Monday, October 8, 2012

Psychobabble's 150 Essential Horror Movies: Addition 8

Every day this October, I'll be adding a film to Psychobabble's 120 Essential Horror Movies to bring the list up to 150. Today’s addition is:

43. Revenge of the Creature (1955- dir. Jack Arnold)

Just when the Universal horror tradition seemed dead in the ground after ten years of spoofy, schlocky sequels and monster rallies (albeit absurdly fun spoofy, schlocky sequels and monster rallies), a new monster came lurching from the depths to give it a last gasp. The Creature from the Black Lagoon was so successful because it conflated the horror tropes of old (sympathetic, romantic, iconic monster doomed by small-minded, selfish humans) with the new brand of sci-fi (non-Gothic setting; non-supernatural explanation for the creature’s existence). Because the Gill Man is so much worthier of our care than all the aliens and giant bugs of his generation, audiences wanted to reconnect with him after his— no hyperbole here— tragic death at the end of Black Lagoon. Of course, no bankable monster is ever really dead, and just one year later we learned the Gill Man had survived his first adventure and was now ready to star in his second. Coupled with its predecessor, Revenge of the Creature plays a bit like a remake of King Kong. Black Lagoon updates Kong’s Skull Island sequence; Revenge puts a new twist on the amok-in-Manhattan portion. The Gill Man wouldn’t have much to do in the big city, so he is relocated from his Amazonian home to a Florida marine park instead. There he is shackled, gawked at, and zapped with an electrified prodder to keep him in line. Like Kong, the Gill Man makes off with the human object of his desire (Lori Nelson subbing for Julia Adams) and meets his (temporary) end in time for the final credits. Along with the chance to spend more time with one of our favorite monsters, Revenge of the Creature provides the pleasure of seeing him raise hell in a totally new environment. ‘50s movie goers got the additional thrill of seeing him do his thing in 3-D, though the picture is probably a lot more enjoyable without having to endure the eye strain and headaches that come with that format. A few decades later, Revenge of the Creature would basically be remade as Jaws 3-D, highlighting the importance of a charismatic monster.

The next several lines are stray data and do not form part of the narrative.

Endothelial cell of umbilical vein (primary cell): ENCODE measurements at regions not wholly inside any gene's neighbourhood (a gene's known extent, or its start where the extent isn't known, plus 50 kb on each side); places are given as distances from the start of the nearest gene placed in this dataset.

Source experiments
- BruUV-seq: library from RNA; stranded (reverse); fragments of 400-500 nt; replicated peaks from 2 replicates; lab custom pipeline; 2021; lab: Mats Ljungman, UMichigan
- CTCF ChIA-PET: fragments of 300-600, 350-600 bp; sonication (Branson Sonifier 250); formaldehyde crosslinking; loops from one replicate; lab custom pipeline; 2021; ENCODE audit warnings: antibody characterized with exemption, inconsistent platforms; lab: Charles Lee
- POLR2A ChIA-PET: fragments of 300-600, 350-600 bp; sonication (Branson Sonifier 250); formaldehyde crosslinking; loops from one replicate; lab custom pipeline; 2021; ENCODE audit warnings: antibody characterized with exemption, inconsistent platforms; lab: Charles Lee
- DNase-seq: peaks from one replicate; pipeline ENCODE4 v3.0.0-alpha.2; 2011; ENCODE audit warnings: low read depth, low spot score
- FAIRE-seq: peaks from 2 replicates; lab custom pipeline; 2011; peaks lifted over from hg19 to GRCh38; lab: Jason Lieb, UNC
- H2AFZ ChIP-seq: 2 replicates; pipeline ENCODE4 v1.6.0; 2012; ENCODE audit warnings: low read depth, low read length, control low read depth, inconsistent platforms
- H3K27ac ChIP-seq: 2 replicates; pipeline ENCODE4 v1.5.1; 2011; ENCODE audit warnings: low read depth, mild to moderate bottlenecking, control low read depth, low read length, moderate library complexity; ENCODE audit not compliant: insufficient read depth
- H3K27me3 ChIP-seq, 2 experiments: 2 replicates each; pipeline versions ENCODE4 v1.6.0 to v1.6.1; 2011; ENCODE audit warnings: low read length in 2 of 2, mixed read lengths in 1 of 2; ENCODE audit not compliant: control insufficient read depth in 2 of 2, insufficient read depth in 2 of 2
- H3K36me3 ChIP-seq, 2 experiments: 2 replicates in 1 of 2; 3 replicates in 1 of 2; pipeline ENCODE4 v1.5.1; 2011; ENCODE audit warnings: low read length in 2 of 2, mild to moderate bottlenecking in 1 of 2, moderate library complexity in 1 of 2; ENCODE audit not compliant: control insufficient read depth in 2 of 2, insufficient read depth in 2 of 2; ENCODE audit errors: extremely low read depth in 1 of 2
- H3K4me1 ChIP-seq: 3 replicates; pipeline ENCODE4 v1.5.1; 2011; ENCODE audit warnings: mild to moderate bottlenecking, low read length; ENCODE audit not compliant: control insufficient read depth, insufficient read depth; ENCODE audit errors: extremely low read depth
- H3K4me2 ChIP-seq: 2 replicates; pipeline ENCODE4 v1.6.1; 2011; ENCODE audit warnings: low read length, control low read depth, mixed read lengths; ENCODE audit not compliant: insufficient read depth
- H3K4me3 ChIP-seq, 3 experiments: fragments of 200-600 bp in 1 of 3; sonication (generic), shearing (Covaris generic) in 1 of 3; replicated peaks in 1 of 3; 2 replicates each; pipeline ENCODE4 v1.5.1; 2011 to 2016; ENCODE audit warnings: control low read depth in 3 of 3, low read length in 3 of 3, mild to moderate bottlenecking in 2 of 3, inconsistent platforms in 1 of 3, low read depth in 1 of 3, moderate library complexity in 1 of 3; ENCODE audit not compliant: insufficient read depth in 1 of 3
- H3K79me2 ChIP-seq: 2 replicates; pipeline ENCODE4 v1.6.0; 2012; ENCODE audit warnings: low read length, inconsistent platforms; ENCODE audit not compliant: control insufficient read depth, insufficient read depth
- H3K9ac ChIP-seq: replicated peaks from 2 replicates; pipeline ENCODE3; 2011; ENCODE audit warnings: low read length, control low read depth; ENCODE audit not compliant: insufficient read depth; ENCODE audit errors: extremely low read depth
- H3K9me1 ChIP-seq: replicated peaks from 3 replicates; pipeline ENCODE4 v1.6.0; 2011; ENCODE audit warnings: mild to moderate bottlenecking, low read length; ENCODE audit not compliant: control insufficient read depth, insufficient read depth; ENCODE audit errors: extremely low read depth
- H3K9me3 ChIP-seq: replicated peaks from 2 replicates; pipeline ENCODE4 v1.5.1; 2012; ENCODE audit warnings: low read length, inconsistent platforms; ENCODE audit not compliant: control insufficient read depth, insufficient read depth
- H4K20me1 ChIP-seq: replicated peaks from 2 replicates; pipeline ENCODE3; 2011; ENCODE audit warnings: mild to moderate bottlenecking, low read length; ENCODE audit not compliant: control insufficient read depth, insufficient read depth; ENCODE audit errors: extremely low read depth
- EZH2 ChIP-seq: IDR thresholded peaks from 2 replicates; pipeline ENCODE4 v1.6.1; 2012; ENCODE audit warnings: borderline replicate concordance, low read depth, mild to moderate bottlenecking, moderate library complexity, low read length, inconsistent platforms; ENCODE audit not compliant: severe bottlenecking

See this piece in context as part of Psychobabble’s Essential Horror Movies of the 1950s here.
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